According to culinary legend, there was a famous tofu maker in Anhui. He had fallen ill and so could not go to market to sell his bean curd. When he eventually got out of bed, he found to his horror that all his tofu was covered with white mold.
He could not possibly sell it, but he could not bear to see it go to waste, either.
He decided to deep-fry it because high heat would kill the mold. The result was so delicious that all his customers started clamoring for more.
Anhui cuisine is characterized by its heavy use of oil, deeply flavored sauces, and superior soups and stock. The main cooking style is to braise or roast, with an expert manipulation of heat and fire.
The province’s chefs specialize in ingredients available locally, so from its mountains come wild game such as civet cats, stone frogs, pigeons and birds. Young bamboo shoots, regularly harvested, also are a major ingredient in Anhui cuisine.
Turtles, eels, fish, snails and whelks all come from its rivers and streams.
Anhui folk also like to salt their own meats like ham and pork, which go into the pot with chickens and ducks to produce very deeply flavored soups. A popular dish is salted meat on a bed of bamboo shoots steamed on a wooden cutting board, or daobanxiang.
Unlike some other regional cuisines, this is one cooking style that is very heavy on animal protein and relatively light on the greens.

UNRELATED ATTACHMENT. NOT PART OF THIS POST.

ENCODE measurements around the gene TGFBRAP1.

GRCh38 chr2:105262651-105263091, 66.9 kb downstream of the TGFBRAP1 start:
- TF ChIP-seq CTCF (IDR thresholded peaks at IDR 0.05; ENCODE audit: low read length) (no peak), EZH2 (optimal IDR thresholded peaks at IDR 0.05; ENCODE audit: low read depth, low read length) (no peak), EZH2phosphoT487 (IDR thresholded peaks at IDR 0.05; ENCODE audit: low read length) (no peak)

Although its representative dishes seem somewhat exotic, they only tell half the story.
Cooking at home
Stinky fish and moldy bean curd may be favorites with the older gourmets, but younger Anhui folks are moving toward lighter fare.
That many of them have left to work in cities such as Beijing and Shanghai also contributes to changing tastes, but most still remember the flavors of home.
“My dad still likes the pungent mandarin fish, but I find it a little hard to stomach,” said Li Xinzhu, 33, a full-time mother in Shanghai who used to work as a food writer.
She said home-cooked food for her and her family is more likely to be poultry than game, and cited clay pot chicken, pressed duck and braised fish, as well as deep-fried tofu.
“Our home in Anhui was nearer Nanjing (in Jiangsu province), so the dishes we made were lighter. My favorite is a steamed, glutinous-rice-coated meatball.”
Wang Kaihao, 28, a journalist in Beijing, is an Anhui native whose home is in Wuhu, a city in southeastern Anhui right by the Yangtze River.
“We didn’t eat mandarin fish, but we had delicious knife fish, which was seasonal and plentiful in spring,” he said.
“My father would buy it fresh from fishermen after his morning walk. Sometimes it only took an hour from their boat to our dinner table. Sadly, knife fish is now rare and very expensive.”
Wang produced a photo of an Anhui home-cooked dish he had recently made: Pig trotters braised with whole soybeans.
Pei Pei, 32, is a working mother in Beijing who comes from Bengbu in Anhui.
“Our hometown cooking values all-natural ingredients. We prefer fish caught in the river over farmed fish. Our braised wild yellow eel is delicious and very good for you.”
Hu Yongqi, 29, travels widely for work but agrees that fresh Anhui produce is what he likes best.
“You have to visit to taste the cooking of my hometown in Anhui’s Anqing city. We make the simplest food delicious — like stir-fried snake beans with pork.”